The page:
August 29, 2014
When you dare to try something new, speak up for yourself, or admit to a mistake, do you ever hear a voice in the back of your head telling you that you can’t do it? That you’ll only embarrass yourself? That it’s not even worth trying because you always fail?
If you have, you’re not alone. That voice is known as your “inner critic,” and unfortunately many of us have one. The messages from one’s inner critic often lay the groundwork for feelings of shame, inadequacy, anxiety, depression, and poor self-esteem.
The good news is, even if you have an inner critic, it doesn’t have to run your life. Overcoming the critical voice in your head may seem to be easier said than done, but there are a few steps you can take to start shifting your perspective for the positive.
Our inner critics are often quick to discount our strengths and successes. Many people have a tendency to only focus on the negative event, while undervaluing themselves. For example, let’s say you interviewed for a promotion at work but another employee was chosen instead. Your first reaction might be to think, “Of course they would hire someone else; you’re not good enough to get that job. Who do you even think you are, thinking you were qualified for that?”
This is a self-defeating way to think. Remember that everyone has been turned away from something they really wanted. Acknowledge that sometimes, the simple act of trying shows strength. One example of a more constructive way to reflect on this event would be to say to yourself, “Well, the company found another person more qualified for the job right now. If I keep working hard, I might be able to get a promotion one day too. Applying at all is brave and shows that I am ambitious.”
Relentless perfectionism is often found in people struggling with depression, eating disorders, anxiety, and/or low self-esteem. Similar to the thought process described above, perfectionistic people can hear a thousand compliments but will still focus on the one critical comment they receive. There’s nothing wrong with wanting to do your best, but the problem is that perfectionism often gets in the way of a person truly living. Their perceived flaws may prevent them from putting themselves out there, whether it’s submitting their art to a gallery or attending a friend’s party.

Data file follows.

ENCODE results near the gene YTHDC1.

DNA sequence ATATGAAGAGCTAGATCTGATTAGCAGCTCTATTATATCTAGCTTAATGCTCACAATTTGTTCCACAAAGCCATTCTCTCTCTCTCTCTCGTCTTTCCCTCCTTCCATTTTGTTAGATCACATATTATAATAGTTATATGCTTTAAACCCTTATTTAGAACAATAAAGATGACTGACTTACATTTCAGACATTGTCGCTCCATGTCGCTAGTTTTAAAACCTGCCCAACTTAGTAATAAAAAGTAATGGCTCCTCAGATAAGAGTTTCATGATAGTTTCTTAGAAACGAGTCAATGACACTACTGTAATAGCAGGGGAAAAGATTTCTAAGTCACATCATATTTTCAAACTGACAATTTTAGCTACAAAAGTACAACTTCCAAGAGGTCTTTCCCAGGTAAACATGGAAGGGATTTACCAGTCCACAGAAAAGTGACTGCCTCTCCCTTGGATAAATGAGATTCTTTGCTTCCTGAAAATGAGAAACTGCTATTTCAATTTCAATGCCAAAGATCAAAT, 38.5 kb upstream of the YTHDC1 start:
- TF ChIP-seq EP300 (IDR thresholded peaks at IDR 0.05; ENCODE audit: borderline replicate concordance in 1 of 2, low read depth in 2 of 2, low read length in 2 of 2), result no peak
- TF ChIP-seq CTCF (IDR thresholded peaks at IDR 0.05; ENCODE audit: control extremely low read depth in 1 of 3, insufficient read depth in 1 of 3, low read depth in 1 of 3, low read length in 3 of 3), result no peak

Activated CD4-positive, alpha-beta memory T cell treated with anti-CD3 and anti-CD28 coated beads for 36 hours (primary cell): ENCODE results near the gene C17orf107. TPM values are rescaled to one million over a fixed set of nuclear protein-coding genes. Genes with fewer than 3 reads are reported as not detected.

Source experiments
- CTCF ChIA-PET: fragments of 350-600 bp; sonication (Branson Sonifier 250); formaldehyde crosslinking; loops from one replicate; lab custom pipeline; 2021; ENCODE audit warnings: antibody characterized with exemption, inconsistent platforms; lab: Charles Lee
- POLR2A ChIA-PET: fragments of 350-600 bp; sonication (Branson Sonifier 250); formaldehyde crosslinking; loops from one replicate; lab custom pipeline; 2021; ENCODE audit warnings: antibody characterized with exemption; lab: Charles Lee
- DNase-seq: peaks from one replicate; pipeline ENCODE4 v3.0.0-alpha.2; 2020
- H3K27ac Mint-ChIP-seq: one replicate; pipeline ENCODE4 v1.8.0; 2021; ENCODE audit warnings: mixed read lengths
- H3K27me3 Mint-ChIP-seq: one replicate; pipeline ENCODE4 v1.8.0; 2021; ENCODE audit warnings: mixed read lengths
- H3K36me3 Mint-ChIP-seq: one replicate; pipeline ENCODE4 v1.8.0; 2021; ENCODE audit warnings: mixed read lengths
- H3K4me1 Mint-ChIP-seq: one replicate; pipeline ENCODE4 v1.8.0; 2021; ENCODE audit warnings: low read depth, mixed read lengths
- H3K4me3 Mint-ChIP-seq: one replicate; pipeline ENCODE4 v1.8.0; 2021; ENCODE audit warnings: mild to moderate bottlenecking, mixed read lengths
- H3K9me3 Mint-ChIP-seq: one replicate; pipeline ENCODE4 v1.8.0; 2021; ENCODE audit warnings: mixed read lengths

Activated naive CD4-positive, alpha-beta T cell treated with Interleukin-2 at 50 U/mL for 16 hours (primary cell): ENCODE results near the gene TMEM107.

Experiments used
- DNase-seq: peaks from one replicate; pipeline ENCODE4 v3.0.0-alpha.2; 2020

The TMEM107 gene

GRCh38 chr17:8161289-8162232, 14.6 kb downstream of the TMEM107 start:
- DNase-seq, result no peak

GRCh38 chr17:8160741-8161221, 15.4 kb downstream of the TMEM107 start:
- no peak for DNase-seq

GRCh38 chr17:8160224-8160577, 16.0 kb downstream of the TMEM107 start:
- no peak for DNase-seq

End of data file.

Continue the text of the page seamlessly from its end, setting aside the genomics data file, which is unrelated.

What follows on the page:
Let go of the idea of “perfection” and learn to value your own talents and abilities. No one is the absolute best at everything, but everyone can be good at something. It’s okay to make mistakes or be a beginner.
Our negative thoughts tend to be personal attacks, not constructive criticisms. When you catch yourself engaging in negative thinking, consider whether you are focusing on what you did or who you are. If you mess up at work, do you think, “I am so stupid and useless, I never get anything right” or “I made a mistake and might need to be more careful next time”? The first thought doesn’t leave much room for growth; it essentially says you are inherently unworthy. The second thought still recognizes the mistake, but doesn’t cut you down in the process.
Know that you are not defined by your failures. Dr. Brene Brown, a shame researcher, points out that this way of thinking is an indication of shame. She explains that there is a strong difference between saying, “I’m sorry, I made a mistake” (demonstrating guilt) and “I’m sorry, I am a mistake” (demonstrating shame). One focuses on behavior, the other focuses only on you. If you focus on how to change your actions for the better (rather than just belittling yourself), you’re more likely to see positive changes in your life.
Your inner critic’s voice might be pretty loud sometimes, but that doesn’t change the fact that you have a voice too. As we’ve discussed here, the critical voice in our heads often misses the mark. When you hear your inner critic telling you to just give up, take a moment to pause and reflect. Ask yourself, is this thought rational? Is it realistic? And lastly, is it helpful or hurtful to your overall wellness?
Often, our negative thoughts are based in assumptions, perfectionistic attitudes, or irrational thinking. When these self-defeating thoughts lead to engaging in harmful behaviors (such as alcohol/substance abuse or self-injury), that can be a sure sign that it’s time to re-evaluate your self-talk. Many critical thoughts can be shifted into more constructive concepts. Learning new ways of thinking can be challenging, so don’t be afraid to seek additional support. Counseling can be a great way to get started on this process and ultimately develop a better relationship with yourself.